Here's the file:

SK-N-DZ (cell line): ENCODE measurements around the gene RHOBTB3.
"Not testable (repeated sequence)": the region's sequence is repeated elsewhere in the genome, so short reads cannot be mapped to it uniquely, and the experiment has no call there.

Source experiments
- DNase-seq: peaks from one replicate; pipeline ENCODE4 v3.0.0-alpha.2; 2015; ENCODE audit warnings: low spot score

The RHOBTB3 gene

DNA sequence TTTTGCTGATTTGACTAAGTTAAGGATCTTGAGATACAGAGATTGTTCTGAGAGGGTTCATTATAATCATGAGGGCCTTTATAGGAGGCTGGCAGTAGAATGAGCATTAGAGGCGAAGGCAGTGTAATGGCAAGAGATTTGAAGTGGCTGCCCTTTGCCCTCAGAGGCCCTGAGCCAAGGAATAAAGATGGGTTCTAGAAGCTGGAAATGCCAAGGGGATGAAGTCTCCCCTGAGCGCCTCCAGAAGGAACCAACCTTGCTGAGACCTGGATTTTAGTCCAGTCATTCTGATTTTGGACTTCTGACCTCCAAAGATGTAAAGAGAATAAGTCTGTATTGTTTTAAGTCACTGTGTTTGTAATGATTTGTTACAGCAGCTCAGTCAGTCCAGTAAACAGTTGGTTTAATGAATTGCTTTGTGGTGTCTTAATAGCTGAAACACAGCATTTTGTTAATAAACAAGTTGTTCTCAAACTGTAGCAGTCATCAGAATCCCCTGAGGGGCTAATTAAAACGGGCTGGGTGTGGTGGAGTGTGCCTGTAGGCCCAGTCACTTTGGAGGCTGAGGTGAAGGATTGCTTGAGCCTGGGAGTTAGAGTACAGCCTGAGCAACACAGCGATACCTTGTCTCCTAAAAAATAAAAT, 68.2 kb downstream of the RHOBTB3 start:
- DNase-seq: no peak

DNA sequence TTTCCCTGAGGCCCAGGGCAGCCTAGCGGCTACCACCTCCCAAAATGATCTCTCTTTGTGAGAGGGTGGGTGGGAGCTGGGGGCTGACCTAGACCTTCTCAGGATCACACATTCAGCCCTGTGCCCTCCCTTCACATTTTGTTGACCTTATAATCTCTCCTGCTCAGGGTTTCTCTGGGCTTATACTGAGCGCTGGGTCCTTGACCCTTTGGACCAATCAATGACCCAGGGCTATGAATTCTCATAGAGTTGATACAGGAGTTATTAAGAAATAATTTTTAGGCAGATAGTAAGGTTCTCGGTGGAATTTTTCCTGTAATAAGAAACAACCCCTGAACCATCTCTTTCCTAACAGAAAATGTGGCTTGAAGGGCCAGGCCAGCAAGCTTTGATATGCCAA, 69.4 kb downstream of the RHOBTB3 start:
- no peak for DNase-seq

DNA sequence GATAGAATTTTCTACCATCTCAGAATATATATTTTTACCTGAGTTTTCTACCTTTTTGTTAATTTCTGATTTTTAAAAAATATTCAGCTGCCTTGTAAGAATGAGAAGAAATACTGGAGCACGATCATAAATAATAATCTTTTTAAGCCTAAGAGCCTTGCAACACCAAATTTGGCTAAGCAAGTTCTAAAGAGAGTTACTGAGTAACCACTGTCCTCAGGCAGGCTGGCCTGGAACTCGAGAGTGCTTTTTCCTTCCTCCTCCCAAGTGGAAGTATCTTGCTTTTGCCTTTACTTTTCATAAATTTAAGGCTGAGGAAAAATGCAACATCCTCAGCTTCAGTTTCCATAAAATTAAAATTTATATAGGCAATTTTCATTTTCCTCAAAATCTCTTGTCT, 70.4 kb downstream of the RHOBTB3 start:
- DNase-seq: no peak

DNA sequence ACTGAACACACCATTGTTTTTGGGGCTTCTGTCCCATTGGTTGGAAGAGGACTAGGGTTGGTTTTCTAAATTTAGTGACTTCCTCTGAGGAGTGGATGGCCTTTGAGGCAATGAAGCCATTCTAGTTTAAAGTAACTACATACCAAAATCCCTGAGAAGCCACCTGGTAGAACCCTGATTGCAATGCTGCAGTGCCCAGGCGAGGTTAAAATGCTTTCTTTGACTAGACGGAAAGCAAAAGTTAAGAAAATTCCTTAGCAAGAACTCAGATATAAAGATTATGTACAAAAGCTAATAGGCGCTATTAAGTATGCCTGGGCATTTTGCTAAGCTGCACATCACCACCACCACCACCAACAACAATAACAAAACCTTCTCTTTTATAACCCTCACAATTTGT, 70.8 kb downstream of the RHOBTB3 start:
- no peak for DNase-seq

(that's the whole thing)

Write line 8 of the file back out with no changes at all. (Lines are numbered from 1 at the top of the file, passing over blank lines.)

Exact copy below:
DNA sequence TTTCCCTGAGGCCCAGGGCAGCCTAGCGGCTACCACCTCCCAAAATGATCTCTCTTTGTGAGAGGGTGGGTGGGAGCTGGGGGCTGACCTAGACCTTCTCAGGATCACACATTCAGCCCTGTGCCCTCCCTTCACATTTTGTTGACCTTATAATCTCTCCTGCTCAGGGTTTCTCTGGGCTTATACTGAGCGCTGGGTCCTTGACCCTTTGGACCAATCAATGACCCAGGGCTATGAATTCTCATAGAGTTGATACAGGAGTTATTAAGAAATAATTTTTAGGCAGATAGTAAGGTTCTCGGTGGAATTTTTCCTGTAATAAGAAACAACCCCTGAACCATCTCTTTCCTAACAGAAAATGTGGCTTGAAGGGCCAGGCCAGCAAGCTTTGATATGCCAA, 69.4 kb downstream of the RHOBTB3 start: